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So What’s IT For?

In the last article I suggested that a big part of the IT Manager’s job is to ensure people are able to work with their IT. Now I want to cover how that IT should help them in their jobs. 


There are, in my mind, three big benefits from corporate IT: Information Exploitation, Communication & Collaboration, and Stakeholder Enablement. If bits of IT deliver these benefits then the IT is creating value, if not then we might as well scrap it. So what do I mean by these three concepts?

INFORMATION EXPLOITATION: The ability to provide information which is actually used. There is a lot of confusion in the use of the terms Data and Information. Data is essentially source material, the raw components from which we manufacture Information. Information is something we can use to influence our actions, if we so choose. A lot of information is produced which doesn’t change our actions - either because we ignore it or we’re too busy to cope with it - this information is useless, producing it was a waste of effort. The information that we want and need in business is that which will influence our actions, and a major purpose of IT must be to create such information, information which is actually exploited.

What that information might be will depend on the context of the recipient, to a Credit Control Manager it may be a list of overdue debtors, for a Trader it might be a recent price history of a stock or commodity, for a Marketing Manager it may be a demographic breakdown of a market. The purpose of IT must be to identify what that exploitable information is for each type of worker in the enterprise, and to manufacture it in a timely manner so that the recipient makes better decisions and takes more effective actions as a consequence of being better informed.

Information is used at all levels in business, from the warehouseman who is expected to ensure that he does not run out of stock, through management who need functional performance information to measure and guide their management decisions, to the board of directors who need information in order to formulate and decide upon strategy and direction for the business. Having the information we need, when we need it, is very empowering and sadly all too rare; it is the core purpose of “Information Technology” but is too often neglected in favour of using technology to solve easier problems. A simple example might be ensuring that a procurement clerk has a clear picture of suppliers’ lead time histories to help him ensure that supplies are ordered neither too late, delaying production and causing customer dissatisfaction, nor too early so that working capital is not tied up in excess inventory. More sophisticated but entirely practicable would be to have tools in place which allow the marketing manager to see the ROI of marketing campaigns in real-time, allowing him to focus on prioritising those which work and culling those which don’t before more money is wasted.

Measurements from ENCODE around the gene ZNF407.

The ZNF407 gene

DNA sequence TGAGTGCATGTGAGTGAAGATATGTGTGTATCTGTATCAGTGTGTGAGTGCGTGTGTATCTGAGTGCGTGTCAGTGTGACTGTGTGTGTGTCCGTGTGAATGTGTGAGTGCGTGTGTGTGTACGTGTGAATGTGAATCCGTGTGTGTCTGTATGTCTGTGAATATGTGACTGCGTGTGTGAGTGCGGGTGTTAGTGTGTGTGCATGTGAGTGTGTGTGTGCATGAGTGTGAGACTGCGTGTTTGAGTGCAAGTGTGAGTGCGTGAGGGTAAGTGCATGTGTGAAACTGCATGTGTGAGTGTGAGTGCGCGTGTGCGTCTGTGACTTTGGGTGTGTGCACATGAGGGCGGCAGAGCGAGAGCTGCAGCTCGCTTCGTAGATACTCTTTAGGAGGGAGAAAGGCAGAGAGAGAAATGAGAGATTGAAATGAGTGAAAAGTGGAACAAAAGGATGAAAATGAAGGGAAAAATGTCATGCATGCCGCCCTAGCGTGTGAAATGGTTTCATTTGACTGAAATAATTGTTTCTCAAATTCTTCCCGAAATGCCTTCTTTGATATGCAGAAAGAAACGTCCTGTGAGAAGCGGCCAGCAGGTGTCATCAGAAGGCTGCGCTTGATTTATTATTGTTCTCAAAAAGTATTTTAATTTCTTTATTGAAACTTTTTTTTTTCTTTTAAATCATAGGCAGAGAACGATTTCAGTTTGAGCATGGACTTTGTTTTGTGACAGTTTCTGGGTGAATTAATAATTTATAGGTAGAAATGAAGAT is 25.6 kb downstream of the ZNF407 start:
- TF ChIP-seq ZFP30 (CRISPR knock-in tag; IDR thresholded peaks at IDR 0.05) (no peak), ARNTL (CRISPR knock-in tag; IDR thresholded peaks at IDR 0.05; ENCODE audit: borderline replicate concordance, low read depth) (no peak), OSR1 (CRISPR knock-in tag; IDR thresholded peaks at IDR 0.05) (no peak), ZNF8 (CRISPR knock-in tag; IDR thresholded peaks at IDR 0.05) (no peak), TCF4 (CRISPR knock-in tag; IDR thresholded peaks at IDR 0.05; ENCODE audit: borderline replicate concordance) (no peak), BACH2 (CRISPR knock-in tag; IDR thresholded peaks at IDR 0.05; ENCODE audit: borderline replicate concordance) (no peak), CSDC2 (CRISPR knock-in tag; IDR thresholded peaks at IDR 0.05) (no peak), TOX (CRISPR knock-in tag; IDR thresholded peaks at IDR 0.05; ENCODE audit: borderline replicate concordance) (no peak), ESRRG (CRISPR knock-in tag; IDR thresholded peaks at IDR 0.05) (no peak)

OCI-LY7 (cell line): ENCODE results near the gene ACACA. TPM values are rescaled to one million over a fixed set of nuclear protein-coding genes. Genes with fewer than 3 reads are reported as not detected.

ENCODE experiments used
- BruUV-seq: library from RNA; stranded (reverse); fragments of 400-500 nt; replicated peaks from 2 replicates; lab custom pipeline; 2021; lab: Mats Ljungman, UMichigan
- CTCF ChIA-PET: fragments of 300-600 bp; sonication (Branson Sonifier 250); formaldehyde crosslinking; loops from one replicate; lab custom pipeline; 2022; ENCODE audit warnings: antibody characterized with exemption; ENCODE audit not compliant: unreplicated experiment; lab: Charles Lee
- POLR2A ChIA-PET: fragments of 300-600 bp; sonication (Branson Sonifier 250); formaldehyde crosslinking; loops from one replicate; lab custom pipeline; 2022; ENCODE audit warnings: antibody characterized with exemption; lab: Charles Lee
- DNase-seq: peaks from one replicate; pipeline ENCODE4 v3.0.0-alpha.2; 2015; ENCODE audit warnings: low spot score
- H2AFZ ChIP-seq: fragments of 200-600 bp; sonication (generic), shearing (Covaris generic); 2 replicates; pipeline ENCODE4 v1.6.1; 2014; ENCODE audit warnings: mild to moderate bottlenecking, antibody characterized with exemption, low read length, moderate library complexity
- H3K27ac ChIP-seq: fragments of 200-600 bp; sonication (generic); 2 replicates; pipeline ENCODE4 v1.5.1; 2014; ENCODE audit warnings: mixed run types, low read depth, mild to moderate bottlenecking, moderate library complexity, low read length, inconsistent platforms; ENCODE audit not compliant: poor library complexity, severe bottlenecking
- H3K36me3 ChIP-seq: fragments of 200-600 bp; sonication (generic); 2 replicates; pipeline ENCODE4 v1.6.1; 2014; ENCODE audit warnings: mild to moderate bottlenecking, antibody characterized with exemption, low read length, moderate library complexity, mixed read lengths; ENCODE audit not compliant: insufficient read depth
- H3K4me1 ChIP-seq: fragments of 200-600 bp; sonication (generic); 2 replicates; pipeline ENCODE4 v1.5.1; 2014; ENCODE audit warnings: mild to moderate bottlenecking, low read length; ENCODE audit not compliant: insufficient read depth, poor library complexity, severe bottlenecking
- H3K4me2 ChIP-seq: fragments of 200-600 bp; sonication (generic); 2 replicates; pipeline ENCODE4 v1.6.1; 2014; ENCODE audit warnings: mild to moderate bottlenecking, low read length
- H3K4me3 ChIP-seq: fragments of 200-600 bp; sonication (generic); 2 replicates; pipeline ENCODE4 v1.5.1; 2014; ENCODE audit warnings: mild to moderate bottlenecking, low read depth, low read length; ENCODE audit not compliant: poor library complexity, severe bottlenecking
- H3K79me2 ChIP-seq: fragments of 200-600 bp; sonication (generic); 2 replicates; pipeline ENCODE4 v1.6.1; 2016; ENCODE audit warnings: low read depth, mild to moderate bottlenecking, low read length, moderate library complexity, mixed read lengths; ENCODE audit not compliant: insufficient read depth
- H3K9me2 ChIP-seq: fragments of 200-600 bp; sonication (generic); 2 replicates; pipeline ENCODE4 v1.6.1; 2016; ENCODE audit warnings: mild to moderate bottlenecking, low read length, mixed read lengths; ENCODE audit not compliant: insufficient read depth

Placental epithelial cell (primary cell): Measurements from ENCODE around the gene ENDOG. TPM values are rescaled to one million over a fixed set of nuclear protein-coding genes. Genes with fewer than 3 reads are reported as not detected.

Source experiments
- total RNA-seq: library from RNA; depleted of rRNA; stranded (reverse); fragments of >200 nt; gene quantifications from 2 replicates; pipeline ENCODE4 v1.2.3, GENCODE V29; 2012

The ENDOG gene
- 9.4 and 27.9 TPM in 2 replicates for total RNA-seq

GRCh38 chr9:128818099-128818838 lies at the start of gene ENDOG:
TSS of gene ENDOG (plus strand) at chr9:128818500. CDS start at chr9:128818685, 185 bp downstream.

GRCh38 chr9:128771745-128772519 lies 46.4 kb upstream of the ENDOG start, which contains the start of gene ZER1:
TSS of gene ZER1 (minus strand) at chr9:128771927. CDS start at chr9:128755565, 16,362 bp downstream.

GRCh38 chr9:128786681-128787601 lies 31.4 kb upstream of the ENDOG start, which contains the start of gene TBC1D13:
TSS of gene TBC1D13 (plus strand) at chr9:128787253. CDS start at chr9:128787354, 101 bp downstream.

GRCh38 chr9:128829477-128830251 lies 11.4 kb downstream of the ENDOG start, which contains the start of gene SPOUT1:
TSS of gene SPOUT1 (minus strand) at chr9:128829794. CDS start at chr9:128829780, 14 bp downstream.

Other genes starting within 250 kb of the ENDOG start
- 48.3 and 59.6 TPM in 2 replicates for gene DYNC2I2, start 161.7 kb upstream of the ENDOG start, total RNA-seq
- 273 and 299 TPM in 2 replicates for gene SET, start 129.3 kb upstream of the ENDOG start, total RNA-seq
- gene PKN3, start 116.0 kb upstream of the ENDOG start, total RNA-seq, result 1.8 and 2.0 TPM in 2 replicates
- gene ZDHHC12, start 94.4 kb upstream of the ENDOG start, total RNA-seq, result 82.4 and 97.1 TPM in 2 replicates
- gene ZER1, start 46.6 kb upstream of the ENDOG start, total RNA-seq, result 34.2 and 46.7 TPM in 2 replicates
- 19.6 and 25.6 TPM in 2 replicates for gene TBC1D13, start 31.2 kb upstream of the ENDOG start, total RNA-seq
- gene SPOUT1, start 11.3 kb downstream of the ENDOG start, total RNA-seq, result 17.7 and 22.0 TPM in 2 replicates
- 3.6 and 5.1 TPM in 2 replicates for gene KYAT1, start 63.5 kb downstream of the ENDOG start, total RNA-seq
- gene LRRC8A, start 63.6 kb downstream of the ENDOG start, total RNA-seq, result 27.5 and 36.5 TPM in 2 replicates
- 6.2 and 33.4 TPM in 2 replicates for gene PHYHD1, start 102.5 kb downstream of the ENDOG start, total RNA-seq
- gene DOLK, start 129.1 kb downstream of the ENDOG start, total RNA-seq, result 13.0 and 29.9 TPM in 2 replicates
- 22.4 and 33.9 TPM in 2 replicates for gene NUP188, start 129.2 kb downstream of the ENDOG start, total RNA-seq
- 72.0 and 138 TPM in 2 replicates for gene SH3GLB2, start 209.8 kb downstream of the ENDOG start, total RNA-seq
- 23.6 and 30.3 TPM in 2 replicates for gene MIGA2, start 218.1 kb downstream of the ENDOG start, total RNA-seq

COMMUNICATION & COLLABORATION: It is the nature of a company that we work together as a group of people performing complementary functions for a common purpose. In the past that communication was based on functional silos and the silo walls formed communication boundaries with inter-silo communication largely limited to silo managers peering over the top of their silos to communicate with the management of other silos. For ease of management silos were generally created based on management reporting line and geographic location. 

Modern businesses don’t work that way anymore. We have become decentralised, locating customer-facing parts of our organisations near to our customers, establishing research and development in cities with technology clusters, manufacturing in the far East etc. We expect our people to be able to work together without being co-located, to provide 24-hour “follow the sun” support by operating across multiple continents, and in order to achieve this we use technology to aid the communication and collaboration between our geographically distributed teams. Similarly, even within a single-site organisation, we expect our people to collaborate on a peer to peer basis across business functions - if we haven’t completely dismantled our silos we have at least punched large holes in the walls that divided them.